Overfitting can result in a model incorrectly associating some input features with a class label and being unable to unlearn this hypothesis due to an insufficient number of contradictory examples or no limit imposed by the capacity of the network [Srivastava et al. (2014)]. In medical imaging, small datasets are common and can come from a genuine lack of data such as imaging for rare diseases. However, in the case of datasets from combined institutions, the specific data acquisition practices of each organization can result in the presence of distinct features in the imaging which should not be used for prediction but may contribute to overfitting, such as equipment in scans or signal variations due to different acquisition parameters rather than biologic effects [Limkin et al. (2017)]. In fact, [Zech et al. (2018)] showed that confounding factors like hospital origin could be predicted directly from imaging data, and degraded generalization performance. Therefore a method is needed to penalize models for incorrectly assigning relevance to these features that no human doctor would use for diagnosis.
Many methods have been proposed to regularize neural networks to prevent overfitting, including dropout, early stopping before validation performance worsens, introducing weight penalties such as L1 and L2 regularization and soft weight sharing[Srivastava et al. (2014), Nowlan & Hinton (1992)]. Newer methods like cutout, where sections of input image are masked out, have also shown good regularization potential for CNNs (Devries & Taylor (2017)). However, these methods generically penalize the model for capacity but without specifically addressing the need to fix incorrectly assigned feature attribution. While a model may perform better with these regularization methods and have better generalization ability, better results may be obtained by also reducing the likelihood that the learned features capture spurious correlations in the data. With modern gradient-based attribution methods, however, it is possible to highlight within an image, the features that the model considers most predictive of a particular class Ancona et al. (2017). In a similar vein, using gradients of activations with respect to the input data had previously been applied to regularization by Rifai et al. (2011)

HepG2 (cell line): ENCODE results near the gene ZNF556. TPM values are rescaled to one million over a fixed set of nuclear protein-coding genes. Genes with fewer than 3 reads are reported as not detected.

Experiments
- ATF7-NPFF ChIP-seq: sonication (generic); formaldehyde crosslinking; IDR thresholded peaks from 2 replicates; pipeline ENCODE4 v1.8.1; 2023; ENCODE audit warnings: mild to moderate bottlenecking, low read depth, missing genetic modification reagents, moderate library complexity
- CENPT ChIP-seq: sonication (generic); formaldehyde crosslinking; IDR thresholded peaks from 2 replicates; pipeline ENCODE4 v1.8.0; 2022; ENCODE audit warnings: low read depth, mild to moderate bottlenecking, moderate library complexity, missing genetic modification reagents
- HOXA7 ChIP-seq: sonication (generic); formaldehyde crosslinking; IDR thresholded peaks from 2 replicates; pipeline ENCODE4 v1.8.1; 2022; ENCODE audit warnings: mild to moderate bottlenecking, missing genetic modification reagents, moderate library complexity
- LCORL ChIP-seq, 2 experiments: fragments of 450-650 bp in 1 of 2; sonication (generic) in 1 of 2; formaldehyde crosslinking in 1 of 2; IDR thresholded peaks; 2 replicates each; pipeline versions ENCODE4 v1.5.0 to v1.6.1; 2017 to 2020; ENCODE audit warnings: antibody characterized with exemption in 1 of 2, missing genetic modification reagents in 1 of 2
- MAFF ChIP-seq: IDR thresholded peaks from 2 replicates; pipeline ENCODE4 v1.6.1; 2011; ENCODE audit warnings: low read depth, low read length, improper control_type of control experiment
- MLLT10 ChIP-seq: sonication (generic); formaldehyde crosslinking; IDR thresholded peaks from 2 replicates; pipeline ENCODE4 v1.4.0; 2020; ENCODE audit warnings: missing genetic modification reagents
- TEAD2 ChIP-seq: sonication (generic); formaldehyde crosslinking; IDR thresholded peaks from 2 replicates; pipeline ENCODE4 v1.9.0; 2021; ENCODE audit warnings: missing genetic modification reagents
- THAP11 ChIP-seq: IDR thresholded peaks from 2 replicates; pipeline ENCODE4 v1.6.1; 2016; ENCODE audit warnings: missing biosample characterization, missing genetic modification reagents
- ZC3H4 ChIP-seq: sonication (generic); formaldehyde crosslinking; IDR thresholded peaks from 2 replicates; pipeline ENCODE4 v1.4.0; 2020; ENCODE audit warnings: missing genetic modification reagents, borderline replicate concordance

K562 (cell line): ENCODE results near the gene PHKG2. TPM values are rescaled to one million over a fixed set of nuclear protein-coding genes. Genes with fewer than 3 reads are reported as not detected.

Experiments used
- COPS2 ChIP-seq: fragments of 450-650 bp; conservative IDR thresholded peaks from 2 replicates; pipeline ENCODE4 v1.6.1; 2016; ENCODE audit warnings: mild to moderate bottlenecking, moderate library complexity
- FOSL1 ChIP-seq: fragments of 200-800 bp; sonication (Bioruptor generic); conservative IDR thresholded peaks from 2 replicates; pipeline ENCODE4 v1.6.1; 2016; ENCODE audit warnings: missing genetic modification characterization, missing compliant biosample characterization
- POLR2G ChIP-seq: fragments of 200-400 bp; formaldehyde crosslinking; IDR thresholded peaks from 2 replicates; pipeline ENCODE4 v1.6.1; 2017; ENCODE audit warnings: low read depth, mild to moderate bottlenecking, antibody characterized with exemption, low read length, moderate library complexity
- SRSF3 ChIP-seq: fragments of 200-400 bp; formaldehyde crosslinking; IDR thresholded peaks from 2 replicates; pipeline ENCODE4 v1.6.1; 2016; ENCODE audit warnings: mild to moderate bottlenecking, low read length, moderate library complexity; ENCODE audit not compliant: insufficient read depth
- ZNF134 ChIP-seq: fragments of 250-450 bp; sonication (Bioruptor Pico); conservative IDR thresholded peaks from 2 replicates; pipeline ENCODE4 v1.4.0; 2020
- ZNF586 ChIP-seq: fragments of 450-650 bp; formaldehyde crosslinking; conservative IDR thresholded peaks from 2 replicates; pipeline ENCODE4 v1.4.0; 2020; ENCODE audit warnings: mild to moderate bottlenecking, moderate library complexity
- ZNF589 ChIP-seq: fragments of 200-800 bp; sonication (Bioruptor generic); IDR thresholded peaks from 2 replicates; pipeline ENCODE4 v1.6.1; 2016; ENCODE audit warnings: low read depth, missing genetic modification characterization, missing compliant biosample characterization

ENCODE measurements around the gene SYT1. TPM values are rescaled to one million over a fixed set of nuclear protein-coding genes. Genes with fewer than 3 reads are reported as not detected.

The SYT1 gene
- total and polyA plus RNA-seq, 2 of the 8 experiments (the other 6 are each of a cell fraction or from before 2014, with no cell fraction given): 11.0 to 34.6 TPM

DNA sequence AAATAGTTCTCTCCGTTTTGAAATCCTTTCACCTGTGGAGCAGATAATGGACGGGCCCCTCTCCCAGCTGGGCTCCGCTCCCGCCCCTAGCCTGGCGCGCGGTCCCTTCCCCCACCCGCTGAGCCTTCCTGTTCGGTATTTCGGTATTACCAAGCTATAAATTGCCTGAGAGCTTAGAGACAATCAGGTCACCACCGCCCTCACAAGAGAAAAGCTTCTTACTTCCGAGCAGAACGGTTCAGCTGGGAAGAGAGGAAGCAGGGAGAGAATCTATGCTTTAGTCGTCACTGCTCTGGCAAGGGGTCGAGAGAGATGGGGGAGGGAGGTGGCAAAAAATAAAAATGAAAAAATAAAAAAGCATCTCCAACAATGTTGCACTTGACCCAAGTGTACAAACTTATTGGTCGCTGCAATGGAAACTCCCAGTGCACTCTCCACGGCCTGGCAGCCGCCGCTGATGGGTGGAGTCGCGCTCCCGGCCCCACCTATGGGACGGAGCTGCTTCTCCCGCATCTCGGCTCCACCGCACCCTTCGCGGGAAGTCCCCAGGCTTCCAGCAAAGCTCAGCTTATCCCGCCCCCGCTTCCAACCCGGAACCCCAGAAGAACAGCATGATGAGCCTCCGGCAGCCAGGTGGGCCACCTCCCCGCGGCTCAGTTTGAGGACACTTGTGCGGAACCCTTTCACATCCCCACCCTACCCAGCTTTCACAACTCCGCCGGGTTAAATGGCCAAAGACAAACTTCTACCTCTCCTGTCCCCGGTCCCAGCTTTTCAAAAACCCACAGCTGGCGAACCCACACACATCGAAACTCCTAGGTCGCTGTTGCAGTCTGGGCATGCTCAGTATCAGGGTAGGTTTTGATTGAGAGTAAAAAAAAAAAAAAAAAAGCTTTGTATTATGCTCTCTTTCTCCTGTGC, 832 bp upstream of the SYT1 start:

. Although the purpose was for robust feature extraction and representation construction. This study demonstrated the utility of saliency maps for some form of regularization by successfully constraining the degree to which activations can change based on the input.
Aligned with this, we propose to penalize the use of incorrect predictive features in order to make the minimum of the loss function avoid values of the parameterswhich use these incorrect features. By using input feature attribution such as computing for each input (i.e. saliency maps by Zeiler & Fergus (2014) and Simonyan et al. (2014)) we can identify where the network constructs discriminative features for a specific class . This representation can be regularized to penalize feature importance which is inconsistent with a given ground-truth segmentation . In medical imaging for example, we penalize all features that appear outside a lesion when predicting if it is non-healthy. An example is shown in figure 1. Concretely we minimize: